Cory, a plumber, doesn’t see the need to use “expensive” accountants and advisors.  Instead he offers “discounts for cash” and then under-declares his income “saving” himself $50,000 a year in income tax and GST. 

Where do these three examples lie on the avoidance/evasion continuum? 

Cory’s is the easiest: it’s flat out tax evasion.  When the IRD catches up with him not only will he be liable for the arrears of income tax and GST together with penalties and interest, as tax evasion is a criminal offence, Cory could also face up to five years in jail if convicted.

Brian is also in trouble.  Based on last year’s Supreme Court decision in Penny and Hooper vs. Commissioner of Inland Revenue, the fact that he re-organised his affairs to minimise his tax bill means he would almost certainly fall foul of the general anti-avoidance provision in the Income Tax Act.  But this is not a criminal offence so the maximum shortfall penalty he faces is 100% of the tax avoided.  Compare this with the 150% shortfall penalty for evasion which is likely to be imposed on Cory. 

And Angela? Has she found a path between tax avoidance and tax evasion in the form of tax “avoision”? (Yes, that word really exists outside The Simpsons).  

I would reply “yes”, but my answer is not as definitive as it would have been a few years ago.   In the past decade the boundary between acceptable tax planning and tax avoidance has shifted markedly in favour of the Commissioner following court decisions such as those in Penny-Hooper and Westpac Banking Corporation.   Ultimately, the distinction between the two is in the eye of the beholder, or as she is more usually called, the Commissioner of Inland Revenue.  If the Commissioner decides that Angela’s structure represents a risk to the tax base then matters may change.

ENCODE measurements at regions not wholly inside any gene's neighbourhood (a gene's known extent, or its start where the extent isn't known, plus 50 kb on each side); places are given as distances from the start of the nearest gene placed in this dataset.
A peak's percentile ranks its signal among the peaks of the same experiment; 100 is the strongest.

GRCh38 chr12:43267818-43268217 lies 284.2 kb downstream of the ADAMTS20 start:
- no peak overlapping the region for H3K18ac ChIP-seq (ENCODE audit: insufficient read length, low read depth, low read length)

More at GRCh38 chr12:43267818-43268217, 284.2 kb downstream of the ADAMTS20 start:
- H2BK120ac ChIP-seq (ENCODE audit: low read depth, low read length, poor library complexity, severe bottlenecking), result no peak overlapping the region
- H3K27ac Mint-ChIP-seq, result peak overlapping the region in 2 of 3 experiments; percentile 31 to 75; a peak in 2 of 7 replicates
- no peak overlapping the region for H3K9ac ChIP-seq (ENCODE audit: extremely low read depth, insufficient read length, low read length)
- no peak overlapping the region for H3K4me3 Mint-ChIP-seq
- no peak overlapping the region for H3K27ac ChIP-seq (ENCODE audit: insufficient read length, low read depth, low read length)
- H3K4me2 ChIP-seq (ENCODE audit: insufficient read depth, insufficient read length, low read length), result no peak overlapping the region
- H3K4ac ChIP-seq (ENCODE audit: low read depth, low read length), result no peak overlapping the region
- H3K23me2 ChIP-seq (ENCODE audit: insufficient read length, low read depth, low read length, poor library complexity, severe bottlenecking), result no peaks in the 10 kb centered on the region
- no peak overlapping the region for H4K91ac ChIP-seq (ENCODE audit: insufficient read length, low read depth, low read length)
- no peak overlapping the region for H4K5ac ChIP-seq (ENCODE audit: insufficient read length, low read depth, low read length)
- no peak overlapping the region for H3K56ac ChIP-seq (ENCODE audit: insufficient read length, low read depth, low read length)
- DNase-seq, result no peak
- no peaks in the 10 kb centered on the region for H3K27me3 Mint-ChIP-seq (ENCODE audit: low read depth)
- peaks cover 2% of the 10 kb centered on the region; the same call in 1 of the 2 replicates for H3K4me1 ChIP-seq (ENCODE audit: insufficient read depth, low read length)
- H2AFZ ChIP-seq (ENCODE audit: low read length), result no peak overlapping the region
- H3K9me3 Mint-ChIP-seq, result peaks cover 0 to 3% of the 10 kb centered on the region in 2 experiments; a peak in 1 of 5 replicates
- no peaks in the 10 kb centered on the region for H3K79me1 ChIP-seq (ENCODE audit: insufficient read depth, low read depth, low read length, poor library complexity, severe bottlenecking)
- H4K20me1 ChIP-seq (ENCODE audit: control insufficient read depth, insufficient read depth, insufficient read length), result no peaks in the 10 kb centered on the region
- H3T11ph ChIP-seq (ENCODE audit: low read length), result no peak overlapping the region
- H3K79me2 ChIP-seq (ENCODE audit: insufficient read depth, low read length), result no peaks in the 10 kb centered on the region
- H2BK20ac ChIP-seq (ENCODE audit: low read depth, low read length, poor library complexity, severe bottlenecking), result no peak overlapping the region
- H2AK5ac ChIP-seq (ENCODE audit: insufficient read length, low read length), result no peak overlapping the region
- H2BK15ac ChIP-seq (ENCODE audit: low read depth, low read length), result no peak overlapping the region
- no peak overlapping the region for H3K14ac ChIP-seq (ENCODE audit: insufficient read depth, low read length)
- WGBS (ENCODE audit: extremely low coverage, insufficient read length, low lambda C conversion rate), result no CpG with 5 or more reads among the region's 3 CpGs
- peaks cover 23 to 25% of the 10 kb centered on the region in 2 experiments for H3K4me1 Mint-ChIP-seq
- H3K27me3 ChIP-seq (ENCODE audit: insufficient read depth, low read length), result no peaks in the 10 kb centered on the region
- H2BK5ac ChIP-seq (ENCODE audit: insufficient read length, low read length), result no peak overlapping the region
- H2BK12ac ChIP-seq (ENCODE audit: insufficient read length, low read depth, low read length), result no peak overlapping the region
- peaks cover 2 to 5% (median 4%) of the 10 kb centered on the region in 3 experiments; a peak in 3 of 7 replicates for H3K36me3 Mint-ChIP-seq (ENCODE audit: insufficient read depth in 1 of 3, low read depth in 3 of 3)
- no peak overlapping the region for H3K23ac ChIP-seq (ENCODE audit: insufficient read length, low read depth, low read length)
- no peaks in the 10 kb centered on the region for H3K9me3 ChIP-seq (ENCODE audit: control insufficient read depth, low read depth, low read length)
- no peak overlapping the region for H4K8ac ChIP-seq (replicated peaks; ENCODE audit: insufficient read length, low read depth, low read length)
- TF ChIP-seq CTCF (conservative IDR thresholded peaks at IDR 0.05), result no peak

Back in the 1970s Denis Healey, the then British Chancellor of the Exchequer remarked “The difference between tax avoidance and tax evasion is the thickness of a prison wall”.   Next time I’ll look at how far Brian is testing Healey’s dictum and also whether owning your own home could represent a form of tax avoidance. 

*Terry Baucher is an Auckland-based tax specialist and head of Baucher Consulting Ltd.

 

We welcome your help to improve our coverage of this issue. Any examples or experiences to relate? Any links to other news, data or research to shed more light on this? Any insight or views on what might happen next or what should happen next? Any errors to correct?

We welcome your comments below. If you are not already registered, please register to comment.

Remember we welcome robust, respectful and insightful debate. We don't welcome abusive or defamatory comments and will de-register those repeatedly making such comments. Our current comment policy is here.

8 Comments

..let's not split hairs.  Tax avoidance is when you pay a tax consultant to arrange things...tax evasion is when you organsie things yourself...

Minor note, although similar the two words are slightly different:
 
Evade is of french origin and has in it's meaning the idea of 'getting away''; implying a contact that was made.
 
Whereas ..
 
Avoid is of anglo-french origin coming from the root 'void' which means to be empty; so more implying contact was never made that might require evasion.